Ex-Capitol Hill staffers build food pantry in pandemic
What began as one family’s effort to keep their children engaged in their community in the midst of an isolating pandemic has mushroomed into a massive new project that will feed hundreds of families in the Washington area over the holiday season.
Amber Marchand, a former aide to Sen. Roy Blunt (R-Mo.) and a chief spokesperson for the National Republican Senatorial Committee, said she started a small food drive earlier this year as a way to teach her kids about needy families. But neighbors filled the box she put in front of her Northern Virginia home so quickly that she decided to expand.
When the Washington-based nonprofit Martha’s Table asked for 250 sandwiches a day, so many people signed up to make them that the Marchands had to buy miniature refrigerators from Costco just to store them.
Now, months later, Marchand’s new nonprofit, Be The Good, is set to deliver its 30,000th sandwich.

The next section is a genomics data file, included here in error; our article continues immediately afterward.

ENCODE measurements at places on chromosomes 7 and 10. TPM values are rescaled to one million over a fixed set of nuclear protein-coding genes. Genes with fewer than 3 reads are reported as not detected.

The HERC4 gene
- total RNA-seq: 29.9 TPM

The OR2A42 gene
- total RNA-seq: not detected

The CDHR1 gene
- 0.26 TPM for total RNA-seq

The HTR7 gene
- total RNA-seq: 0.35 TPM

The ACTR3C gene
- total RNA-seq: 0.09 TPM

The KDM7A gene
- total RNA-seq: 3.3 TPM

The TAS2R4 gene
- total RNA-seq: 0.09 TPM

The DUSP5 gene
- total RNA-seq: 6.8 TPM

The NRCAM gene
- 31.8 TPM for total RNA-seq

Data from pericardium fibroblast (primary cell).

“We were trying to find constructive ways to engage [our children] and show them that they could have an impact in the midst of this strange situation. We talked to them a lot in the beginning about why we’re doing a food drive,” Marchand said. “Our home has started to look like a small grocery store.”
Be The Good distributed more than 320 care packages, 25-pound bags of food, to families in need over the Thanksgiving holiday. Marchand said they plan to deliver more than 560 bags, each with a $20 gift card along with nonperishable food, over Christmas.
The coronavirus pandemic and the economic downturn it has caused among low-income families have put unprecedented pressure on food banks as food insecurity rises. An estimated 25 million Americans reported not having enough to eat over the past week, according to a survey by the U.S. Census Bureau, and 14 million households with children said they sometimes or often do not have enough to eat.
Martha’s Table was serving 80 people a day through its mobile unit before the pandemic. Now, it serves more than 200 a day.
Marchand said Be The Good has attracted volunteers from across the Washington area, an outlet for those who have the ability to give at a time when needs are rising. Her husband Sterling, a former top aide to the House Homeland Security Committee, dressed as Santa over the weekend to greet volunteers.
“It is harder to volunteer right now,” Amber Marchand said. “And this is an easy way to help safely from your home.”
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